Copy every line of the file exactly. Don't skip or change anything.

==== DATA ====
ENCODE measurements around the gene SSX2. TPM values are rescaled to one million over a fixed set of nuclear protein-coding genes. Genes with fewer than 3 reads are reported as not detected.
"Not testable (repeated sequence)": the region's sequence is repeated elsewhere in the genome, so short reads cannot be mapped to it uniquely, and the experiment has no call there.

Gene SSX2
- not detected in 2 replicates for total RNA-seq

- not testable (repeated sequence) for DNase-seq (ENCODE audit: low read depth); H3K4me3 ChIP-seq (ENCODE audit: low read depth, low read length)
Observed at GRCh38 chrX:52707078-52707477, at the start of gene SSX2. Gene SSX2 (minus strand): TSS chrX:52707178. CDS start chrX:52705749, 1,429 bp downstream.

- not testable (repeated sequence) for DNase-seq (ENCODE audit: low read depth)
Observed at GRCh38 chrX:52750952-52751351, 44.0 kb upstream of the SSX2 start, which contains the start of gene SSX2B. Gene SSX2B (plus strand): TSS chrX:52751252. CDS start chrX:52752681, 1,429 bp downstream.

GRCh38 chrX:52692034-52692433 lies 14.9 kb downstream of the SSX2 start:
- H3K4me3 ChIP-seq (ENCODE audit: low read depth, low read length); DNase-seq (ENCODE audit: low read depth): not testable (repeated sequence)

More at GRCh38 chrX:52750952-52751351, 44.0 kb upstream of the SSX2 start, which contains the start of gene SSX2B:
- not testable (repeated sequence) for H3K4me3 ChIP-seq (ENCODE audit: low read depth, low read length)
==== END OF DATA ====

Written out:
ENCODE measurements around the gene SSX2. TPM values are rescaled to one million over a fixed set of nuclear protein-coding genes. Genes with fewer than 3 reads are reported as not detected.
"Not testable (repeated sequence)": the region's sequence is repeated elsewhere in the genome, so short reads cannot be mapped to it uniquely, and the experiment has no call there.

Gene SSX2
- not detected in 2 replicates for total RNA-seq

- not testable (repeated sequence) for DNase-seq (ENCODE audit: low read depth); H3K4me3 ChIP-seq (ENCODE audit: low read depth, low read length)
Observed at GRCh38 chrX:52707078-52707477, at the start of gene SSX2. Gene SSX2 (minus strand): TSS chrX:52707178. CDS start chrX:52705749, 1,429 bp downstream.

- not testable (repeated sequence) for DNase-seq (ENCODE audit: low read depth)
Observed at GRCh38 chrX:52750952-52751351, 44.0 kb upstream of the SSX2 start, which contains the start of gene SSX2B. Gene SSX2B (plus strand): TSS chrX:52751252. CDS start chrX:52752681, 1,429 bp downstream.

GRCh38 chrX:52692034-52692433 lies 14.9 kb downstream of the SSX2 start:
- H3K4me3 ChIP-seq (ENCODE audit: low read depth, low read length); DNase-seq (ENCODE audit: low read depth): not testable (repeated sequence)

More at GRCh38 chrX:52750952-52751351, 44.0 kb upstream of the SSX2 start, which contains the start of gene SSX2B:
- not testable (repeated sequence) for H3K4me3 ChIP-seq (ENCODE audit: low read depth, low read length)